Wentworth fans locked on love
What is it about prison shows that attract such a loyal, fervent fan base?
Ask the Wentworth stars and they will tell you, fans of the show are fanatical. But their support is integral to the success of the show.
When Danielle Cormack tweeted a ‘farewell’ of sorts to Bea Smith last year after filming completed, some even feared it may mean her departure from the show.
Cormack warns TV Tonight against reading too much into her washing the red dye from her hair after a long production period.
“It was just saying ‘goodbye’ to Bea, not the show. I needed to shed the character because it was a very intense 2 seasons, but completely enjoyable,” she says.
“I just wanted to start being able to sleep on my pillow and not wake up (with a head full of red).”
Wentworth stars enjoy a close bond with their fans through social media, regularly responding to fan tweets and accolades. Fanaticism is a similarity shared with the show’s fore-runner, Prisoner. During its original run in the US fans of Franky Doyle even staged a funeral for the character played by Carol Burns.
But others, including Fiona Spence as Vera ‘Vinegar Tits’ Bennett, could be subjected to abuse by members of the public confusing their persona with their on-screen character.
Shareena Clanton (Doreen) says the cast are not readily recognisable as individuals, but it’s a different story when paired.
“We are more recognisable when we are together, with another person from the show,” she says.
“Remember that time in Chadstone? They’re lovely fans,” offers Celia Ireland (Lizzie).
Katrina Milosevic (Boomer) says, “They’re appreciative of the show as a whole, which is unlike anything I’ve experienced. And they’re not particularly attached to one person.”
“I think I can speak on behalf of the others. I don’t think anybody’s had weird personal threats or attacks,” Ireland adds.
But Milosevic recalls she has been mistaken for her thuggish character.
“I do get people treating me as though I’m Booms, as if I’m tougher than I really am. And swearing and cajoling.
“Then I realise ‘Oh they think I’m that kind of person.’ But that’s about it. No threats as such!”
Season 3 begins on April 7th on Foxtel picking up from the dynamite drama of Season 2 and Cormack hints at deeper layers for the inmates.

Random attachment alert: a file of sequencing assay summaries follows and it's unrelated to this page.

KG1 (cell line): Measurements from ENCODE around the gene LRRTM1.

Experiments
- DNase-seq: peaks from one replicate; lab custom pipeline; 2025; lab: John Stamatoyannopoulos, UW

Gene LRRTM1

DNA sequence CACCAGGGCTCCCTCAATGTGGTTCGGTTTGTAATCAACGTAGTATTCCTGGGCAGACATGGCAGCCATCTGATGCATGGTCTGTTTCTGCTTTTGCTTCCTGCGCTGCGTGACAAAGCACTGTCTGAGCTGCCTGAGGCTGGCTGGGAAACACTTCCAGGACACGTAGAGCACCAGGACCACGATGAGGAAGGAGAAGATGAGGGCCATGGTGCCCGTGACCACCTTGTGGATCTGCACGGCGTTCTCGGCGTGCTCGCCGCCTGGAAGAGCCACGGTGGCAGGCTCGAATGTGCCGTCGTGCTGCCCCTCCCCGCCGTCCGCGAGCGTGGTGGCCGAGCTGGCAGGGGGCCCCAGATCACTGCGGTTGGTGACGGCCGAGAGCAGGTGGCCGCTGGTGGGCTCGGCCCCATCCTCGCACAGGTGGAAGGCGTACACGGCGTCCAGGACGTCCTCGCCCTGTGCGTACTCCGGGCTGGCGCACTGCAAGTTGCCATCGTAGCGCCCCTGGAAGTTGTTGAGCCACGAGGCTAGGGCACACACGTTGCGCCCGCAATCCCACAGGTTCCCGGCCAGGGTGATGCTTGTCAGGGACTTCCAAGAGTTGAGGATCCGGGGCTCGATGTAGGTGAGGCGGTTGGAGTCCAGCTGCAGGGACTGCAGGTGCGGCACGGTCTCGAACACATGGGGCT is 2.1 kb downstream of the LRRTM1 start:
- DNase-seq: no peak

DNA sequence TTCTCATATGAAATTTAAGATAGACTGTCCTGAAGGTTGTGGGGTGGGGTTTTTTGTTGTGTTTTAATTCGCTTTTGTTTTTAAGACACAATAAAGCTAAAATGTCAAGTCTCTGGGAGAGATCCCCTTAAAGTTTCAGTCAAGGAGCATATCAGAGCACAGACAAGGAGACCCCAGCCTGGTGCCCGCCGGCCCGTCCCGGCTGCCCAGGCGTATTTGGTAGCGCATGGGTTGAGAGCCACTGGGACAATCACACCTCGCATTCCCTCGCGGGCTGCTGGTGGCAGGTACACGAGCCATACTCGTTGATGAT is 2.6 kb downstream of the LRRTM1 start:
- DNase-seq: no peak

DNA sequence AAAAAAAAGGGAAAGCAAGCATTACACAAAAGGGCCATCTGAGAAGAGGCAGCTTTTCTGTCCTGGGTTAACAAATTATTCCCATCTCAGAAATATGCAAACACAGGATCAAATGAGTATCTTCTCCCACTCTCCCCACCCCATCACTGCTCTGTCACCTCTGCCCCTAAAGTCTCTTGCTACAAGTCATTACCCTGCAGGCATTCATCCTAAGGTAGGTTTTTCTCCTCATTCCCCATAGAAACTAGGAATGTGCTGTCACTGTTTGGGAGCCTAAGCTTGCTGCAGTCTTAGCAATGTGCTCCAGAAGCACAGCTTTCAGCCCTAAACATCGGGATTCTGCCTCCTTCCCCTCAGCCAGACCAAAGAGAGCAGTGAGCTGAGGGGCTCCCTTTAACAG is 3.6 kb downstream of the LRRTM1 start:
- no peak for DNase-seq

“I just saw the first episode of Season Three and this season explores the psychology of the characters,” she says.
“Generally most people in (prison) environments have had a lot of damage. So they have a lot of cracks.”
Ireland says cast are given an outline of their character arc ahead of each season but there could be late amendments.
“Usually at the beginning of a series we get a plot idea. So I kind of knew where I was headed. But it’s not like Broadchurch where they didn’t know who the killer was.”
“But in Series 1 we didn’t know who killed Meg,” Milosevic interrupts.
“I think that might have been because no-one knew!” laughs Ireland.
Robbie Magasiva, who plays security officer Will Jackson, agrees the show has great chemistry amongst its cast.
“It’s the first show I’ve worked on where everyone gets along. I’m working with a bunch of actors who always raise the bar. You always want to better yourself as an actor,” he says.
Having just completed his first US Pilot season, he is still hoping to appear in Season 4, to be based at a new undisclosed location.
“It will be interesting but I have no idea where it is,” he says.
“I think at this stage it’s negotiations for everyone so until those contracts are signed we’ll find out where our next base will be.”
Meanwhile ASTRA winning actress Danielle Cormack, whose list of credits also includes Underbelly: Razor and Rake, is grateful for the the fan enthusiasm, which has since extended to international audiences.
“Wentworth has been shown on Netflix in the States and Canada and gaining in huge popularity. I’m getting lots of feedback from the States saying they love the show. Of course Orange is the New Black gives us great leverage because people can continue with women’s prisons shows.
“I just love both shows.”